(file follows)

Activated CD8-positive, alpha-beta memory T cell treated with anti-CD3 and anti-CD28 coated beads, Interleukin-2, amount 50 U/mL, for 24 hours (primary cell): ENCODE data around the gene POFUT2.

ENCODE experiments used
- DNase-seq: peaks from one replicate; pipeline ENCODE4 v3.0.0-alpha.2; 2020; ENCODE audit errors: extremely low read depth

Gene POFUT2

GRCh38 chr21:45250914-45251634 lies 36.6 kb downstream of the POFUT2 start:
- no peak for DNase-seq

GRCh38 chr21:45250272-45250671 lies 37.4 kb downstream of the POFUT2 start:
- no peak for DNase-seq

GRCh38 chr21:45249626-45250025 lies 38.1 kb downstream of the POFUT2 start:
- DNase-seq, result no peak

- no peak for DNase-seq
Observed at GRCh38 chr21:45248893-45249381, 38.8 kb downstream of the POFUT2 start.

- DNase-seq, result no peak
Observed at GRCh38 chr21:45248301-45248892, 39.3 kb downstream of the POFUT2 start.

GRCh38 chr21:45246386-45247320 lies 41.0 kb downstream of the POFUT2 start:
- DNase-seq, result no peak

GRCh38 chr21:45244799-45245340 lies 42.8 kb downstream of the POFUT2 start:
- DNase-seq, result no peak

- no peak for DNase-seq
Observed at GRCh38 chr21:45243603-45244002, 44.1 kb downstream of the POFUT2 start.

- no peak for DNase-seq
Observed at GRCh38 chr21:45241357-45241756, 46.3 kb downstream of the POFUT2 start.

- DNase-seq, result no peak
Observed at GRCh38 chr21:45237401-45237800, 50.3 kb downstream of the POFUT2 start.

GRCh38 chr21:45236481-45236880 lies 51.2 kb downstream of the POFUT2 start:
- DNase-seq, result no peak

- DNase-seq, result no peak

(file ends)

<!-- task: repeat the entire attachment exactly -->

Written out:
Activated CD8-positive, alpha-beta memory T cell treated with anti-CD3 and anti-CD28 coated beads, Interleukin-2, amount 50 U/mL, for 24 hours (primary cell): ENCODE data around the gene POFUT2.

ENCODE experiments used
- DNase-seq: peaks from one replicate; pipeline ENCODE4 v3.0.0-alpha.2; 2020; ENCODE audit errors: extremely low read depth

Gene POFUT2

GRCh38 chr21:45250914-45251634 lies 36.6 kb downstream of the POFUT2 start:
- no peak for DNase-seq

GRCh38 chr21:45250272-45250671 lies 37.4 kb downstream of the POFUT2 start:
- no peak for DNase-seq

GRCh38 chr21:45249626-45250025 lies 38.1 kb downstream of the POFUT2 start:
- DNase-seq, result no peak

- no peak for DNase-seq
Observed at GRCh38 chr21:45248893-45249381, 38.8 kb downstream of the POFUT2 start.

- DNase-seq, result no peak
Observed at GRCh38 chr21:45248301-45248892, 39.3 kb downstream of the POFUT2 start.

GRCh38 chr21:45246386-45247320 lies 41.0 kb downstream of the POFUT2 start:
- DNase-seq, result no peak

GRCh38 chr21:45244799-45245340 lies 42.8 kb downstream of the POFUT2 start:
- DNase-seq, result no peak

- no peak for DNase-seq
Observed at GRCh38 chr21:45243603-45244002, 44.1 kb downstream of the POFUT2 start.

- no peak for DNase-seq
Observed at GRCh38 chr21:45241357-45241756, 46.3 kb downstream of the POFUT2 start.

- DNase-seq, result no peak
Observed at GRCh38 chr21:45237401-45237800, 50.3 kb downstream of the POFUT2 start.

GRCh38 chr21:45236481-45236880 lies 51.2 kb downstream of the POFUT2 start:
- DNase-seq, result no peak

- DNase-seq, result no peak